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A Love Story With Bologna Sandwiches

There's an episode of Pee-wee's Playhouse in which Pee-wee is talking about how much he loves fruit salad, and Miss Yvonne says that if he loves it so much, maybe he should marry it. So he does. Now, I like a guy with the courage of his convictions, but for me, well, it's about bologna sandwiches. Had my wife Joanna not moved back when she did ... well, let's just say that my wedding reception would have had to have crazy-good AC to keep my in-laws from spoiling.

To be honest though, it's not just bologna. Bologna's sister, salami, is shit-hot, and even their snobby cousin roast beef is super fine (particularly snuggled up with some red onion and cheddar cheese). But bologna gets the worst lunchmeat rap. Meat bigots will tell you how a few bucks a pound can't possibly buy something worth eating. "And just look at it," they'll say. "Why, it comes in a tube!" But if you peer through that same person's kitchen window at one o'clock in the morning while his wife and children are sleeping, you'll probably see him

standing in the

light of the open fridge, eyes glassy with pleasure

while he eats a bologna sandwich, or smiling happily while he folds a

slice up, bites a couple of holes in it, and peers through it like a

mask before gobbling it down. Of course, that might just be me.


why is it that people keep their relationship with bologna a dark

secret? Why all the back-alley bologna transactions, the middle of the

night trysts, the hotel rooms paid for with cash? Much of it likely

stems from the lineage question: What exactly is bologna? Who are its

parents? And is it really just blundered-up lips and ass, like your

patchouli-scented vegan cousin claims?

First of all, bologna is,

in fact, meat. Specifically, a giant sausage. In fact, it bears a

striking resemblance, manufacturing-wise, to a giant hot dog. It's

built from low-value scraps -- trimmings rather than tenderloin --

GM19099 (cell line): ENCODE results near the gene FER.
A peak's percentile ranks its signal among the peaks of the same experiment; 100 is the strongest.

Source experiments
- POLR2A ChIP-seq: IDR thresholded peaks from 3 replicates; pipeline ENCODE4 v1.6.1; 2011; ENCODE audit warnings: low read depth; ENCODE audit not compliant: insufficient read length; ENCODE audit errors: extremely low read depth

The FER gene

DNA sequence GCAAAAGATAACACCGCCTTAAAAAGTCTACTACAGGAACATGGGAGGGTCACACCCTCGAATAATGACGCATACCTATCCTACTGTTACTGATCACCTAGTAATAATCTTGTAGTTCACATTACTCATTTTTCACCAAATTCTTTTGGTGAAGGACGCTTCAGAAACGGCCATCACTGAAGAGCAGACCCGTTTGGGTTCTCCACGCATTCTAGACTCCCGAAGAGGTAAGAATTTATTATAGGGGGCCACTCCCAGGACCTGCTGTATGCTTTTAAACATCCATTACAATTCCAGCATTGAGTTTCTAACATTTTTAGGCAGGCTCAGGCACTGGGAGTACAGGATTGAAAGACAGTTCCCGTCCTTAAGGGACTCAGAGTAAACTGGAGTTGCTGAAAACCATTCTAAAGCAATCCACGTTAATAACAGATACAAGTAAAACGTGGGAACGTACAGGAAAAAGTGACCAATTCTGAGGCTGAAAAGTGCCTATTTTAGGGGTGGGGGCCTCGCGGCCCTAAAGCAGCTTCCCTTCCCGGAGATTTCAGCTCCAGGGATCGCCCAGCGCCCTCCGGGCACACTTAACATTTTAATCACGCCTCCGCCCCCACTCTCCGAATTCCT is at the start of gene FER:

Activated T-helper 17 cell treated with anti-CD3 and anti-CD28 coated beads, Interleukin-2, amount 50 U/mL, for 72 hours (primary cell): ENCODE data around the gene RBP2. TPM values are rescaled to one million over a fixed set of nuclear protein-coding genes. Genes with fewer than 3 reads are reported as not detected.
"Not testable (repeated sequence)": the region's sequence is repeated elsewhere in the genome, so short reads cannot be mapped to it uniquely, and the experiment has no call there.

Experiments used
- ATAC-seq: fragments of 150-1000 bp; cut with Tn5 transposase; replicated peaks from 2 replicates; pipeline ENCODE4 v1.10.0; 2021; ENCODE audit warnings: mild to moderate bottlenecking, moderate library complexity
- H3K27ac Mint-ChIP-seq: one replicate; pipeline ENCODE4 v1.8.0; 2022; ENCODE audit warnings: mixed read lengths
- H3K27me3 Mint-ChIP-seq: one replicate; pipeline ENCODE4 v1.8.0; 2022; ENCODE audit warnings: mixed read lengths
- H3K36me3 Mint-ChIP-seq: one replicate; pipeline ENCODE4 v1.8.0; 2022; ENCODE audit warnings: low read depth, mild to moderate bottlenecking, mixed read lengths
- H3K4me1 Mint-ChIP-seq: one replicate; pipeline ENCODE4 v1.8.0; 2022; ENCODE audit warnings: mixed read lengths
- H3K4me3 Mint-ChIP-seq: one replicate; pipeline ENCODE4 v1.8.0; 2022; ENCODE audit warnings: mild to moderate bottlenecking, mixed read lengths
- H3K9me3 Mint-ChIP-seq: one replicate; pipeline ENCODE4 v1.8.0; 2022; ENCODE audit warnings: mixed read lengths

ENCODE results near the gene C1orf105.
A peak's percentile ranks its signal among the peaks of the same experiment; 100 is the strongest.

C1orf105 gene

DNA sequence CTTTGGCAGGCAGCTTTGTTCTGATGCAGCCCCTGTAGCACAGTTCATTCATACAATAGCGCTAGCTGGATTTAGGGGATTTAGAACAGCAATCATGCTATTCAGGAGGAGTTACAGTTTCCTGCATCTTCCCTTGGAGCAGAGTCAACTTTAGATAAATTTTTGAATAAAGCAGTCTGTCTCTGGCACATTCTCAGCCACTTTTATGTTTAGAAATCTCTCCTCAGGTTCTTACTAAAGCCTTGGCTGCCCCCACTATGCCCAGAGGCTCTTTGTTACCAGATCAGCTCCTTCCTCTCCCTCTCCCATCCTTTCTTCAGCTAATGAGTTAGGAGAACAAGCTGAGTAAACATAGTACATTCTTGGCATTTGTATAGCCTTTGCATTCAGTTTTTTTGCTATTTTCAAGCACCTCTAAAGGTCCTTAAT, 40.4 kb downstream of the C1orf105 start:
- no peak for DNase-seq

which are finely ground, seasoned with spices and sometimes a bit of

sweetener, then usually pushed into a casing of cellulose, and cooked.

It's often made from pork and beef, but there's also variations like

100 percent beef and wacky blends that include poultry. Nothing evil

there, my friends, just a powerful blend of meaty goodness in a

six-inch diameter tube, ready for slicing and easily transportable. And

there are strict regulations concerning what can and can't be put into

bologna (though lips are not, as far as I know, specifically excluded

from use).

But really, it's just too damn tasty to worry about

all of the lips. I've seen people generate drool streams down to their

waists talking about Publix garlic bologna or even basic Oscar Mayer

(they claim that about 6 million Oscar Mayer bologna sandwiches are

eaten in the U.S. every day). For me, preparation is largely

irrelevant, something you certainly can't say about a steak. A bologna

sandwich is always awesome, whether it's in a sandwich with a full

compliment of vegetables and condiments and surrounded by some 94-grain

bread, or simply slapped between two slices of Wonder Bread and

slathered with mayonnaise. And no pompous foody with a prime meat

complex, or protein-deficient meat-hating trustafarian that claims I'm

eating ground-up lips and ass is going to change that. I took my vows.


few years after Pee-wee married the fruit salad, he was arrested while

leaving a movie theater in Sarasota that was showing a triple feature:

Catalina Five-O: Tiger Shark, Turn Up The Heat, and Nurse Nancy. And

while I may not agree with his choice of marrying fruit salad over a

Bologna sandwich, I gotta give him credit: Three great films for one

ticket price is a damn good way to go.

Bradford Schmidt is The Meatist. He's also author of the blog Bone in the Fan. He lives in northern Palm Beach County and brakes at all bologna crossings.

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Bradford Schmidt

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